How Daily Word Changed My Life

March 2011

Samantha White

Samantha White speaks on Daily Word, personal tragedy, faith, and Let Go, Let God

After her daughter’s death, Samantha White returned to school, changed careers and is now a psychotherapist in private practice, honoring her daughter’s memory by helping others experiencing traumatic loss. She is the author of Someone to Talk To: Finding Peace, Purpose, and Joy After Tragedy and Loss.  

At 20 years old, my daughter was killed by a drunk driver. I was shattered. My marriage had ended tragically several years earlier, and a few days before her death, I was betrayed by the man who had convinced me he intended to be my second husband. I felt slammed, as though I had been knocked down again and again, getting up only to be knocked down a third time. I couldn’t think or feel anything.

Months passed, and numbness gave way to pain. I inventoried my life and realized that the lack of a spiritual faith was holding back my ability to heal and move beyond the pain. I had been raised in a religious home, but I had abandoned belief and practice in my twenties and become an atheist. Now I really needed and wanted to pray, but I no longer knew how, or to whom, or where to begin.

During that first year of mourning my daughter’s death, as I struggled to think clearly and find the will to go on living, a little magazine began to arrive in the mail. The first time it came I gave it only a glance and concluded that it was a religious tract, like the kind that had been thrust at me by people on street corners who distributed messages of conversion and salvation. I wasn’t interested in either. I discarded it with the rest of the unsolicited mail.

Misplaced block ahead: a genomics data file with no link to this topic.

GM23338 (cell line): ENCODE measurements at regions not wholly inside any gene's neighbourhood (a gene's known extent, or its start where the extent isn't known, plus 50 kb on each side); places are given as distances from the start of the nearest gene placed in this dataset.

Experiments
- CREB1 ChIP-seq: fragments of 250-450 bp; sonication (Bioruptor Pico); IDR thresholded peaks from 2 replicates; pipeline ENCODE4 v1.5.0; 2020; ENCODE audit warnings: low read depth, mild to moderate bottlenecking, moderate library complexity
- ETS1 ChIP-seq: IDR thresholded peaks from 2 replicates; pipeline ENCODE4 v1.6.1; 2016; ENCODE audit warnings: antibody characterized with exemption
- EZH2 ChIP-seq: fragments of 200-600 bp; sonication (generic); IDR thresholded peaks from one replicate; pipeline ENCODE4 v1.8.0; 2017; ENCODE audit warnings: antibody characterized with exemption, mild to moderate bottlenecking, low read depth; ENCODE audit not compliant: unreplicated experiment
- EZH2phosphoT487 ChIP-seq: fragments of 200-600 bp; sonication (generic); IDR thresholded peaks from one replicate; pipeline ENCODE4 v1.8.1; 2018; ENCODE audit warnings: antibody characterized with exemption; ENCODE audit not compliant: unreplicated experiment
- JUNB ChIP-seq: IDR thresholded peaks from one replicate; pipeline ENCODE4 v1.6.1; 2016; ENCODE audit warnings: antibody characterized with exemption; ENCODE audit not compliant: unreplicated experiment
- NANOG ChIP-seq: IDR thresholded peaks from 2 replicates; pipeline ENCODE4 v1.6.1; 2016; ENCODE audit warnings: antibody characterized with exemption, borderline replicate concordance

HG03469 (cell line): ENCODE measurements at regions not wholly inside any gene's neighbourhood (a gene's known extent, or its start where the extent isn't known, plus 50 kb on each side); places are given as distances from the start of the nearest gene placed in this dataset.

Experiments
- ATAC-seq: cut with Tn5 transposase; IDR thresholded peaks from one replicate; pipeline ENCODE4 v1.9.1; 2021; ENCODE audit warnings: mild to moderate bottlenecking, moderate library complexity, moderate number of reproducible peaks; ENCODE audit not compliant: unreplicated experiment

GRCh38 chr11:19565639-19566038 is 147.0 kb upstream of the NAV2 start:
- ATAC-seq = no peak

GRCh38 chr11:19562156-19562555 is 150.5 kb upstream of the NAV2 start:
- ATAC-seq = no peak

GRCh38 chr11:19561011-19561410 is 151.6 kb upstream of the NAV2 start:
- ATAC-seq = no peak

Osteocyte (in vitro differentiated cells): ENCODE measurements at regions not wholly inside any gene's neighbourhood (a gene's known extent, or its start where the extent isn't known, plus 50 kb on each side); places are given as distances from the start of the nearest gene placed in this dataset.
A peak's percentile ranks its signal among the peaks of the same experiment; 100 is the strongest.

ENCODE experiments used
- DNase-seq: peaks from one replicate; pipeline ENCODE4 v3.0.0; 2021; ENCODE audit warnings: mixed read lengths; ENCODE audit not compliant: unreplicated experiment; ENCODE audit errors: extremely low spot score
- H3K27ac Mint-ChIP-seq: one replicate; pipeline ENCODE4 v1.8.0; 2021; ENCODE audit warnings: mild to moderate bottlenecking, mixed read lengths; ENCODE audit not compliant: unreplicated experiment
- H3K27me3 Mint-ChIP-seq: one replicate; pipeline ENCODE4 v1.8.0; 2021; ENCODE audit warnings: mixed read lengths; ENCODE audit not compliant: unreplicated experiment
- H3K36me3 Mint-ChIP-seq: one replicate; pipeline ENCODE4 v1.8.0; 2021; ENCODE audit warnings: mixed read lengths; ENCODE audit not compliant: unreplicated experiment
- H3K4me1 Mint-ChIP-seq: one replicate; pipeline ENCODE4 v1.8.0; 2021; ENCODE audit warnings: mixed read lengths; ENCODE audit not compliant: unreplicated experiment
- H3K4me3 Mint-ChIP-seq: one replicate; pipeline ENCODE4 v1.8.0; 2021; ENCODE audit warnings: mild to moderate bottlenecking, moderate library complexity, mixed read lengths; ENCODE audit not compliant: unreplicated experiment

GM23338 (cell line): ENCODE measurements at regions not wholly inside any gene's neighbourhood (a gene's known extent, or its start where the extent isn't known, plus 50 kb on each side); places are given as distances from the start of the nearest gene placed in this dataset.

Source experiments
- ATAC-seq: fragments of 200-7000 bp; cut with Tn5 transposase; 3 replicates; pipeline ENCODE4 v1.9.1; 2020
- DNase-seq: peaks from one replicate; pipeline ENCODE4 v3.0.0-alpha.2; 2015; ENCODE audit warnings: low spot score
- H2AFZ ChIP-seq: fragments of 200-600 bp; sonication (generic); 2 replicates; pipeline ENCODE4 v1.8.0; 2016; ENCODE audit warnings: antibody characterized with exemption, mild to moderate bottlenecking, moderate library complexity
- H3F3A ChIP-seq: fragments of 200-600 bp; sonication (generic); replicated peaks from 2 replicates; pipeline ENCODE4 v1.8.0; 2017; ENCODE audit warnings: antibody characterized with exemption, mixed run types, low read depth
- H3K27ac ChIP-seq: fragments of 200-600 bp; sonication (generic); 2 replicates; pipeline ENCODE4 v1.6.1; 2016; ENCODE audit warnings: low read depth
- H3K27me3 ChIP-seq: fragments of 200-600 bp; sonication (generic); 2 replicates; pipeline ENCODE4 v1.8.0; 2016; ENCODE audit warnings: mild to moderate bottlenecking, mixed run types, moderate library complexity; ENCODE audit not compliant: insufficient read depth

A month later, another issue arrived. This time I noticed the title before throwing it out: Daily Word. When a third one came a month later, I flipped through it and saw that there was an uplifting message for each day of the month. I read a few of them and found them not objectionable, more poetic than what I thought of as religious, although each page bore a line taken from the Old or New Testament. When the fourth issue came in the mail, curiosity motivated me to put it on my night stand to look through before turning out the light.

I found the daily readings inspiring, gentle, spiritual and mostly about love, hope, strength and living to the best of our ability. I became a devotee of the little magazine that continued to arrive every month, and I began a morning ritual of reading the daily message.

I brought a copy of it with me when I met my friend Judith for a walk on the beach one day. “I want to show you something,” I said, pulling it out of my pocket as we walked. “I think someone may have given me a subscription to this little magazine, and it’s wonderful.”

“Sam,” she said, as soon as she saw it, “that was me!”

That little magazine, which I still subscribe to and read today, nearly 22 years later, was where I began to achieve the spiritual practice I so desperately needed. I began to identify the things I could believe in—kindness and compassion, love, generosity and peace. I experienced unity with a force of greater good and the sacredness of life—even mine. I felt connected to something great, starting with the readership of Daily Word, and extending to all, since I now understood that we all possess the spark of the Divine within us. Daily Word was, and is, all about this. It gave me a belief system I could live by, and the courage to change the direction of my life.

In the spirit of “paying it forward,” I have given gift subscriptions to others who might, as I did, find something they need in this little magazine packed with so much wisdom and inspiration.